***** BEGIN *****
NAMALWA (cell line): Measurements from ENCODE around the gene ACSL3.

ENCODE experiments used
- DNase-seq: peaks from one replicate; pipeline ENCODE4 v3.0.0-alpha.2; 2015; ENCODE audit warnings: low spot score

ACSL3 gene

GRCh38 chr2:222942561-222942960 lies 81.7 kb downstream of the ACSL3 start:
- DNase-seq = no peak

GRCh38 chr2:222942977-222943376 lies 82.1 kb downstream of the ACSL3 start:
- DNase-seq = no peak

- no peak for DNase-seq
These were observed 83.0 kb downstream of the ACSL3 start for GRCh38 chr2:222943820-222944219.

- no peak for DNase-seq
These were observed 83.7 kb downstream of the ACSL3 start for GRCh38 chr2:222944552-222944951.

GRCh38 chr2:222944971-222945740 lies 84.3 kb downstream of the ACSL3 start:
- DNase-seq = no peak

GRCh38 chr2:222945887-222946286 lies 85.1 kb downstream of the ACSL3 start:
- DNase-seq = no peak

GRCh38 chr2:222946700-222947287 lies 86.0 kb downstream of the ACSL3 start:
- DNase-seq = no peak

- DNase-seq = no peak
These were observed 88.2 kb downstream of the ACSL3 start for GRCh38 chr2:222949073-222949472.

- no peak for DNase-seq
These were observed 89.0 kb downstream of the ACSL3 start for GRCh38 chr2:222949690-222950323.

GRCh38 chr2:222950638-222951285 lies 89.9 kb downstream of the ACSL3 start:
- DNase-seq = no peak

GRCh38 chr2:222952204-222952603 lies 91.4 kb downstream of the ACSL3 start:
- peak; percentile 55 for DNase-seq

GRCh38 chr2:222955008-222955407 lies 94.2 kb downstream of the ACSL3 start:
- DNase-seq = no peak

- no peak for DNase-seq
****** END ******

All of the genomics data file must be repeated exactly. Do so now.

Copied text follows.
NAMALWA (cell line): Measurements from ENCODE around the gene ACSL3.

ENCODE experiments used
- DNase-seq: peaks from one replicate; pipeline ENCODE4 v3.0.0-alpha.2; 2015; ENCODE audit warnings: low spot score

ACSL3 gene

GRCh38 chr2:222942561-222942960 lies 81.7 kb downstream of the ACSL3 start:
- DNase-seq = no peak

GRCh38 chr2:222942977-222943376 lies 82.1 kb downstream of the ACSL3 start:
- DNase-seq = no peak

- no peak for DNase-seq
These were observed 83.0 kb downstream of the ACSL3 start for GRCh38 chr2:222943820-222944219.

- no peak for DNase-seq
These were observed 83.7 kb downstream of the ACSL3 start for GRCh38 chr2:222944552-222944951.

GRCh38 chr2:222944971-222945740 lies 84.3 kb downstream of the ACSL3 start:
- DNase-seq = no peak

GRCh38 chr2:222945887-222946286 lies 85.1 kb downstream of the ACSL3 start:
- DNase-seq = no peak

GRCh38 chr2:222946700-222947287 lies 86.0 kb downstream of the ACSL3 start:
- DNase-seq = no peak

- DNase-seq = no peak
These were observed 88.2 kb downstream of the ACSL3 start for GRCh38 chr2:222949073-222949472.

- no peak for DNase-seq
These were observed 89.0 kb downstream of the ACSL3 start for GRCh38 chr2:222949690-222950323.

GRCh38 chr2:222950638-222951285 lies 89.9 kb downstream of the ACSL3 start:
- DNase-seq = no peak

GRCh38 chr2:222952204-222952603 lies 91.4 kb downstream of the ACSL3 start:
- peak; percentile 55 for DNase-seq

GRCh38 chr2:222955008-222955407 lies 94.2 kb downstream of the ACSL3 start:
- DNase-seq = no peak

- no peak for DNase-seq